While Europe is caught up in the Coronavirus crisis, Iraq – apart from this pandemic – faces many other problems that need to be addressed. Therefore, social enterprises FikraSpace and the Station are attempting to create problem solvers in Iraq by focusing on entrepreneurship and technical talents. Although there wasn’t much attention for entrepreneurship in Iraq when FikraSpace started pioneering, a community has slowly emerged aiming to boost entrepreneurial potential in young Iraqi. The Station also became part of this community. As their co-working space was built to create a new mindset in young Iraqi. “We need risk-takers, we need innovators, we need leaders, we need mentors.”
In the past two years, the Station has been offering affordable co-working spaces to entrepreneurs in Baghdad. Rasha Albani – who has been involved in the Station since December 2017 – explains that space in Iraq’s capital is not as cheap as many people would assume. “Only someone who makes a lot of money on the side would be able to afford working space to develop their own start-up.” For 137 euros (150 US dollars), Station users can use a desk, meeting rooms and organize a monthly event. “The Station is more than just a co-working space, it’s truly a community centre”, says Albani. For example, they organize different sorts of programmes to boost entrepreneurship. “We are the first local co-working space in Iraq; that’s probably what I am most proud of”, she shares with a twinkle in her eyes. Besides being the first of its kind, the Station also managed to survive its first two years and is currently growing.
Young pioneers in Iraq
Five years prior to The Station, FikraSpace was founded. A group of high school and university students started a Makerspace – inspired by an Iraqi-American called Billal Ghalib – who travelled the Middle East around that time to raise awareness about the Makerspace movement. A Makerspace is a collaborative workspace to learn and work with different kinds of techniques and materials. Although entrepreneurship was an unknown phenomenon in Iraq at that time, they decided to shift their focus to entrepreneurship. Since that time, they have been a learning organization; always trying to offer the services that are in demand. Because there is a growing number of organisations in Iraq focusing on entrepreneurship, they decided to switch their focus to something they are good at: building technical talents. “We do this through four types of programmes (FikraCamps, FikraThon, FikraTeen, and FikraTalent)”, tells Ali Ismail, one of the founders of FikraSpace.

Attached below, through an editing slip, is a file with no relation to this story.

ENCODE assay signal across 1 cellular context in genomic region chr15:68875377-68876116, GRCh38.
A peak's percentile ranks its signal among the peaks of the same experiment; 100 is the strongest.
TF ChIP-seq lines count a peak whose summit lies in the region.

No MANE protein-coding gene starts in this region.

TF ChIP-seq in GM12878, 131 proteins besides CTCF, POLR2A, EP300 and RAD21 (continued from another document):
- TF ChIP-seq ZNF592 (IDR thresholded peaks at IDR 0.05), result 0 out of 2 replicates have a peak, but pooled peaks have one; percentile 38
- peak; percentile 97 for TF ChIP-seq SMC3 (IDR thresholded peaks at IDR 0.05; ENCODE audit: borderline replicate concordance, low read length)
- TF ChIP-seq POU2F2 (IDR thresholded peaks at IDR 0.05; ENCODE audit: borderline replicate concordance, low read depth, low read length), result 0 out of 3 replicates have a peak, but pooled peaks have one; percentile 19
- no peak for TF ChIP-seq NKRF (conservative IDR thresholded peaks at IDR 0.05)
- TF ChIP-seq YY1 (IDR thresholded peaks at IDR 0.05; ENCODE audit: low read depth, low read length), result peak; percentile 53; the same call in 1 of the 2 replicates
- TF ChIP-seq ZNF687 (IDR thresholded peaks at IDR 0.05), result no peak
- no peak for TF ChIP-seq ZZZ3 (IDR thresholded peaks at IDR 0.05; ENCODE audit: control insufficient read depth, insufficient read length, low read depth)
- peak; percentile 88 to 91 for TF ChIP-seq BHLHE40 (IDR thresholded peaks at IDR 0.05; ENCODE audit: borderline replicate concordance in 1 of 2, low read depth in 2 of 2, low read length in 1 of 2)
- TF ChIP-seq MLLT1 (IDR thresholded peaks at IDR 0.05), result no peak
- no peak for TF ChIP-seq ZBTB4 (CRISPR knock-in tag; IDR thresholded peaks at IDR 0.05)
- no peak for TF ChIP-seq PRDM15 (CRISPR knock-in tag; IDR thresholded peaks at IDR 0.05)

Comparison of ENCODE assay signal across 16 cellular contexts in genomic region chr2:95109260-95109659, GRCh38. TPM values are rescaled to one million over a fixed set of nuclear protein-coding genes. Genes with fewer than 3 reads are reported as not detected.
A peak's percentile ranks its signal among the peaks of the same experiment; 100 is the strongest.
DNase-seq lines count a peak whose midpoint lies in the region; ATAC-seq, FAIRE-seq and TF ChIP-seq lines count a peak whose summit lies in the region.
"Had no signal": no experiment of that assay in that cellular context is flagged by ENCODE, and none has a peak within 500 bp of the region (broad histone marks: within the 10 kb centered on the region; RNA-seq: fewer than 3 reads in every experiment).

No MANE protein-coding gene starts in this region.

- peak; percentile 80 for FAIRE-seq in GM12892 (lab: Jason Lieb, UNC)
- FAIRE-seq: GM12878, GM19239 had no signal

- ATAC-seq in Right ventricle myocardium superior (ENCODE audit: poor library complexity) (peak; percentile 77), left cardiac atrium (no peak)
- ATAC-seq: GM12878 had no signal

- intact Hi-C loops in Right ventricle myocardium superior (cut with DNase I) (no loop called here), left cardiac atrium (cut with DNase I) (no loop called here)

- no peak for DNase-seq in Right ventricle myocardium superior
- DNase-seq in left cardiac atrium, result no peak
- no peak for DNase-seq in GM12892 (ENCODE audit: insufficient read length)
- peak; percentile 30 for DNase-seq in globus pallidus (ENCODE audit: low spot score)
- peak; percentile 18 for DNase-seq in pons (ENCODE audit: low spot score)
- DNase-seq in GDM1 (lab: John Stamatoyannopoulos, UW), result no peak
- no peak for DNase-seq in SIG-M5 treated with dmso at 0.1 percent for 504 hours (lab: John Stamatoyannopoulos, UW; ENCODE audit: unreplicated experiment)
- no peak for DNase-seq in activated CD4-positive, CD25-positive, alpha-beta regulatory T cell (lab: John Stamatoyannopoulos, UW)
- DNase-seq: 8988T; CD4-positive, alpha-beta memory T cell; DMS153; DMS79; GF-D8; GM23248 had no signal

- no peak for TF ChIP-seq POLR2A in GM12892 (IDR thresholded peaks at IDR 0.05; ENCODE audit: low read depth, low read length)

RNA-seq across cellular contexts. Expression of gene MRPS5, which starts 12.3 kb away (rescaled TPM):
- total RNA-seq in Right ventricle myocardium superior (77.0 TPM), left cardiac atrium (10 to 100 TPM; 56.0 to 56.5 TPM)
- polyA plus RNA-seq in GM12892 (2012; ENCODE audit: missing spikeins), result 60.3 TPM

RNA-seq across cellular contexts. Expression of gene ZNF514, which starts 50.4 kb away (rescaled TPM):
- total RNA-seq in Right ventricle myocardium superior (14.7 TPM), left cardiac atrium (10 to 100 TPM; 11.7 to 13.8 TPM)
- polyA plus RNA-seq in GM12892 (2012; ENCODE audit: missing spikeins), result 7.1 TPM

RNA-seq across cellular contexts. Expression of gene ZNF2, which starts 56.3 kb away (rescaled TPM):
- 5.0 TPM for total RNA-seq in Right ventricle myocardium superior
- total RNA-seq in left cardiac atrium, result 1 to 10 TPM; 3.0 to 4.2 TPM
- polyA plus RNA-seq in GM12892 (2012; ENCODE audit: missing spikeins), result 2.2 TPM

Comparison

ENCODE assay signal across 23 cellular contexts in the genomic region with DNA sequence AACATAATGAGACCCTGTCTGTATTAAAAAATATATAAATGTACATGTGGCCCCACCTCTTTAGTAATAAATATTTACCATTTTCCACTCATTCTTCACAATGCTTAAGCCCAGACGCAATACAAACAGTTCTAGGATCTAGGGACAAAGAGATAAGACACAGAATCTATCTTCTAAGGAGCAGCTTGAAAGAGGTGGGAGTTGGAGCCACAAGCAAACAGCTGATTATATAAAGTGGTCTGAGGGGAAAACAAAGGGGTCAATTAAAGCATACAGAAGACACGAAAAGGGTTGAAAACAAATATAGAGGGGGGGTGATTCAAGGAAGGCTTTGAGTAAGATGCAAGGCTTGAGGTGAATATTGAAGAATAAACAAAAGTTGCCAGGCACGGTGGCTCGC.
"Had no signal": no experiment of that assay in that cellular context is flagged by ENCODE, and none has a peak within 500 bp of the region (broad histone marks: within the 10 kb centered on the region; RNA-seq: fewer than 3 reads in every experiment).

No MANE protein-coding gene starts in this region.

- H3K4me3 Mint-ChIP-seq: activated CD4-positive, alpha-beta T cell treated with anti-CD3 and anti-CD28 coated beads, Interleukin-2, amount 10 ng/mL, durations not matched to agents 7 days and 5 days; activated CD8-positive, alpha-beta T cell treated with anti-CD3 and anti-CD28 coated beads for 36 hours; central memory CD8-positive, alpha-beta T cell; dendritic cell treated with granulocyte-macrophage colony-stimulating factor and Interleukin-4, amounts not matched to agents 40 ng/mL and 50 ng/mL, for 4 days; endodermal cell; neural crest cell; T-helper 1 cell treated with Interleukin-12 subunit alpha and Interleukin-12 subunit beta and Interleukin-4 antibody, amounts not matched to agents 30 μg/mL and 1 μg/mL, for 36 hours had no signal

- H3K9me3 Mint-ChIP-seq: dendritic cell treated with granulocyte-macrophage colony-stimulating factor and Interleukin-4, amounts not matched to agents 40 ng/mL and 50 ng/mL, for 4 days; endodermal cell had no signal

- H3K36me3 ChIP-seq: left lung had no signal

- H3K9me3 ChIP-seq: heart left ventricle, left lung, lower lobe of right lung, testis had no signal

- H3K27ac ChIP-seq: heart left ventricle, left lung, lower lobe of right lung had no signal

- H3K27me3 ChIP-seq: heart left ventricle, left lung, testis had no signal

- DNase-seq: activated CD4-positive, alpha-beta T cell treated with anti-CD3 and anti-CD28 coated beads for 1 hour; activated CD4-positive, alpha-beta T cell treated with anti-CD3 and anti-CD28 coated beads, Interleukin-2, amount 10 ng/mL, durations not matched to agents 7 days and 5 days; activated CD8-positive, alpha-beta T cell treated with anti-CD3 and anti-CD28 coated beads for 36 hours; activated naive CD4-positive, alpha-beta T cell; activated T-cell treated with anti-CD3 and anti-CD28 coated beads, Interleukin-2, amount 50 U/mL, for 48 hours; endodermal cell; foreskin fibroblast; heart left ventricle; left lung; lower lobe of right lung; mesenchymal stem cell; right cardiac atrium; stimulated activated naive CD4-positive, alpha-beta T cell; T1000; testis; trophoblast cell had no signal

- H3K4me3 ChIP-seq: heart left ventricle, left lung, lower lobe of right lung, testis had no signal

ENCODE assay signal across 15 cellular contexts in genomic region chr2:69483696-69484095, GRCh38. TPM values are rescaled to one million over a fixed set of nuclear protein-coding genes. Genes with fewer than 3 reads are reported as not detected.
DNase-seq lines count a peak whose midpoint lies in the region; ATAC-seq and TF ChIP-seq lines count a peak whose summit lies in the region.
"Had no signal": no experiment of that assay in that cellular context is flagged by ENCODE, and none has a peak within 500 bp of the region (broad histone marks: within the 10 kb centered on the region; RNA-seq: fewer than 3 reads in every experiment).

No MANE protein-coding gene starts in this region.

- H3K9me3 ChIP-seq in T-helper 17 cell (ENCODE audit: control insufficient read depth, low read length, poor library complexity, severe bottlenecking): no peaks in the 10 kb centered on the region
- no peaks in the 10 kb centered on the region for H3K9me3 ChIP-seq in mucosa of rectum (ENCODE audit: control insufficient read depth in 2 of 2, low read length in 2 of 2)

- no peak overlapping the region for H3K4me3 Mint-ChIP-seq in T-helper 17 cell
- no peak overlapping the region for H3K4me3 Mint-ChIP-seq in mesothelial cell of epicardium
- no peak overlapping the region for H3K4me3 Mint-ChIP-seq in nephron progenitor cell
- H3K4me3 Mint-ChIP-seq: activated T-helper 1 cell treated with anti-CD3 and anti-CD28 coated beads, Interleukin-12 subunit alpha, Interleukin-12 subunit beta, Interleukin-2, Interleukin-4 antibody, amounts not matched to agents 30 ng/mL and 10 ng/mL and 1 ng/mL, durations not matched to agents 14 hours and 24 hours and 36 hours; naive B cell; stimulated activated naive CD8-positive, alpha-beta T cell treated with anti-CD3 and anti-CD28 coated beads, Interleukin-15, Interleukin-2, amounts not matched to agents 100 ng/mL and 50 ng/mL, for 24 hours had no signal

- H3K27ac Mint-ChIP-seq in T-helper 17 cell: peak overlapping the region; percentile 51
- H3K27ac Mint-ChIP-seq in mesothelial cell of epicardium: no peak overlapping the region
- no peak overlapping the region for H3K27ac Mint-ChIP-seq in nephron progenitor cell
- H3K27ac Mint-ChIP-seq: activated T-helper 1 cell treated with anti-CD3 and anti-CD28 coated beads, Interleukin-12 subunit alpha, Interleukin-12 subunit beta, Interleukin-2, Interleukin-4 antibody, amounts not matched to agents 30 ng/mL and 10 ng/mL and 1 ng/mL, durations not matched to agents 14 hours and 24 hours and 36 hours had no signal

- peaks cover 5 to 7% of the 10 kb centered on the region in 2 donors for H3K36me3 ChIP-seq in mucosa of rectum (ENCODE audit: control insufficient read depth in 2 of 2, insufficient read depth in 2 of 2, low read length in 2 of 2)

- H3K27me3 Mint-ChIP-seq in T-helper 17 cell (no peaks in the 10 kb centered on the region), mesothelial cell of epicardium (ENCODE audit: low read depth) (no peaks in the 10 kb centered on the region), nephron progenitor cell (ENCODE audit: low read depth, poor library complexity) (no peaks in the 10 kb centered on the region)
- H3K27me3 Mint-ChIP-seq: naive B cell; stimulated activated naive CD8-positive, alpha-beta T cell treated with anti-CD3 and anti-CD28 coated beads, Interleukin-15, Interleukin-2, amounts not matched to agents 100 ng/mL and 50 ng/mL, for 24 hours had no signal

Creating problem solvers by changing the mentality
The Station and FikraSpace both want to change young Iraqi into problem solvers to address the problems currently facing their country. As Iraq has a very young population: more than half of its population is younger than 24 . “We have two million people who are doing absolutely nothing. No one is investing in them, no one is paying attention to them.” Albani, however, is seeing the potential in these young Iraqi: “You have tons of young people who are very talented, inspired, motivated, and very, very active.” There are enough problems to solve, according to Albani and Ismail. Clean water, traffic, safe roads, and homes for the old or orphans, to name a few. Given the size of the problems, Ismail stresses the importance of young people acquiring a ‘problem-solving mind’. According to the founder of FikraSpace, many problems mean many opportunities. “If they have a problem-solving mindset they can come up with a lot of solutions.”